When Bill Gates founded Microsoft he had a mission of “a computer on every desk.” Fast forward a few decades and it could be said Steve Jobs, Larry Page and Sergey Brin have put a smartphone in practically every hand.
What’s next? Could it be a data center in every home?
We are now in the age of the Internet of Things (IoT) where Gartner, Inc. predicts there will be 25 billion connected things — mobile devices, smart appliances, sensors, cars, industrial machines — by 2020.
The Cisco Visual Networking Index forecasts that “annual global IP traffic will surpass the zettabyte (1000 exabytes) threshold in 2016, and the two zettabyte threshold in 2019.”
Our connected lives are generating unprecedented demand for computing power and connectivity that simply outstrip the capabilities of the traditional data center alone.
“Cloud centers are being built to perform massive computing and store masses of data,” says Russell Senesac, Data Center Business Director, Schneider Electric, “but they are going to be too far away for effective data transfer. Data is going to have to live closer to the end user.”
Living on the Edge
Known as edge computing, it’s being delivered via several technologies. At one end of the scale are gateways and micro data centers — self-contained, secure computing environments, assembled and tested in factories, and which include all the needed storage, processing, networking, power, cooling and automation tools.
Working alongside regional data centers, which still perform a key role, micro data centers act as local extensions, reducing latency and enabling near real-time processing. Russell explains that this can be likened to how cable systems operate.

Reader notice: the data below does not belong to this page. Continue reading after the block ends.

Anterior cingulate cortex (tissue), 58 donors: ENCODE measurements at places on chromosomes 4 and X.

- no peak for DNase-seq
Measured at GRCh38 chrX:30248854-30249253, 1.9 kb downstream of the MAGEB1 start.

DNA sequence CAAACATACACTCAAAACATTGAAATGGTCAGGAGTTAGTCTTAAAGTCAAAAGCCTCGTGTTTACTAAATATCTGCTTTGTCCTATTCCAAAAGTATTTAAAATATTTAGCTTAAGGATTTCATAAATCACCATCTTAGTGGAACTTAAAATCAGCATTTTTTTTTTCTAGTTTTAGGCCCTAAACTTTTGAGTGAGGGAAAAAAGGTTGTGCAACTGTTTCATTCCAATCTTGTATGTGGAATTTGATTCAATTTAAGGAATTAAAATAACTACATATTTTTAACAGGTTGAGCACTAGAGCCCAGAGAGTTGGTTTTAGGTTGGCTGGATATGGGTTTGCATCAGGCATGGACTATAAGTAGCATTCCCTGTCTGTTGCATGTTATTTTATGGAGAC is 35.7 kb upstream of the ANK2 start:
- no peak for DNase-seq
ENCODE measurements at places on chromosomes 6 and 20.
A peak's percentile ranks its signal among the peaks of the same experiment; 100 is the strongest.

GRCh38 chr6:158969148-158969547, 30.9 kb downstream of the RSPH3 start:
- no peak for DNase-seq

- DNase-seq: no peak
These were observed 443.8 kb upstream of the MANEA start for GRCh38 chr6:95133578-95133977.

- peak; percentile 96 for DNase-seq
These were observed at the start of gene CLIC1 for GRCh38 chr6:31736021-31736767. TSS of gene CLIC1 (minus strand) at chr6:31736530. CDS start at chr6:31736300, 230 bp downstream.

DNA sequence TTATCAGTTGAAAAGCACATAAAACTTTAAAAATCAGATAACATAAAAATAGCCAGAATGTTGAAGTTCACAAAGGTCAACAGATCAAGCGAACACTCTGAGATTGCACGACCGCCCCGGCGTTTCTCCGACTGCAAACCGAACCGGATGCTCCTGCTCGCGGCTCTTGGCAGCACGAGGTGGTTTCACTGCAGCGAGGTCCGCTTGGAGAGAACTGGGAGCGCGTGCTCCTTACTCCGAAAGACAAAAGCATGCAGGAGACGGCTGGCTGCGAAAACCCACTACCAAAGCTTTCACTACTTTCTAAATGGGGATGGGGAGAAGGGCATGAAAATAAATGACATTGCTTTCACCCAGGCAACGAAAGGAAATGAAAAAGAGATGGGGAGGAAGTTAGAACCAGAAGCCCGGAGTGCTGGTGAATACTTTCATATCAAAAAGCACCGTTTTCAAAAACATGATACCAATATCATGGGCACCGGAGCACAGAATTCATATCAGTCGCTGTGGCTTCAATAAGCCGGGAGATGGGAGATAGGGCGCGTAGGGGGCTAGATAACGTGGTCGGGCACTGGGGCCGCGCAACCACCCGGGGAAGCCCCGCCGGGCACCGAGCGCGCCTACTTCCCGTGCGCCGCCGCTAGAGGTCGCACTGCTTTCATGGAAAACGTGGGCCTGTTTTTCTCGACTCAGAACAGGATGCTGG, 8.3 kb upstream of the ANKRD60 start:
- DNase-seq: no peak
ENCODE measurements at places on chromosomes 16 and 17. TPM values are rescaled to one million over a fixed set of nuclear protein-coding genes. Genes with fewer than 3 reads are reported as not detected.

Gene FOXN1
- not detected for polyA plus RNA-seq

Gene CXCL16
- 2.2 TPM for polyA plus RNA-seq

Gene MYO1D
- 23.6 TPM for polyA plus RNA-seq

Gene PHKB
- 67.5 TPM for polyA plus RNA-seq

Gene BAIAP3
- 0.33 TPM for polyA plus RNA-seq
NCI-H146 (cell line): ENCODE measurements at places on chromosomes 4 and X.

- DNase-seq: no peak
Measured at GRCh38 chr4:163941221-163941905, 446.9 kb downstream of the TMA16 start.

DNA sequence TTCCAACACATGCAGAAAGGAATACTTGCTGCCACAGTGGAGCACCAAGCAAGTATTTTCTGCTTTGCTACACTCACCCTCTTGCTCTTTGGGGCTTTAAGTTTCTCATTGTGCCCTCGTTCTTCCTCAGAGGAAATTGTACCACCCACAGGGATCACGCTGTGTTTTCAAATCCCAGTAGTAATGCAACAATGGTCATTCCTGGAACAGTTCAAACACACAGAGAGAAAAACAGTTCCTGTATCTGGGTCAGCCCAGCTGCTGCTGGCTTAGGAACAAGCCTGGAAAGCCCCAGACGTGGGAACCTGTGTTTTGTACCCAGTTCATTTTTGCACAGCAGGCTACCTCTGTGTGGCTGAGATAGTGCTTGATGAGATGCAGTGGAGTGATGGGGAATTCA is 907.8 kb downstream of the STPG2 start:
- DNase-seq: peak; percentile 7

A “head end” is a master facility — a control center — for receiving, monitoring and processing TV signals for distribution on the cable network. The network is connected to users from there.
“Micro data centers will have similar architecture,” he says, “Imagine that the data center proper is the hub of a wheel and micro data centers are the spokes coming out of it.”
For Rent: Comes with Data Center
Will there come a day where every smart home contains a data center to go with their cable boxes, light bulbs and HVAC systems?
Not, quite, according to Russell, but as urbanization continues, having a micro data center (or, at least, the capacity and cabling to support one) will be a competitive differentiator in real estate — for both commercial and residential building owners.
In an office scenario or home environment, provision of edge computing is quickly developing into a selling point. Can you imagine the rental ad? ‘Central Air; Washer/Dryer; Dishwasher; Micro Data Center.’
Actually, it’s already happening on the commercial side. Here’s wording from an office suite rental ad in New York: “…State-of-the-art Technology infrastructure in an NYC shared office… which includes “server rack space.”
Edge computing and micro data centers will be explored in more depth by Steve Carlini, Sr. Director Data Center Solutions, Schneider Electric, at a session during the Gartner Symposium ITxpo, on Tuesday, October 6, 2015.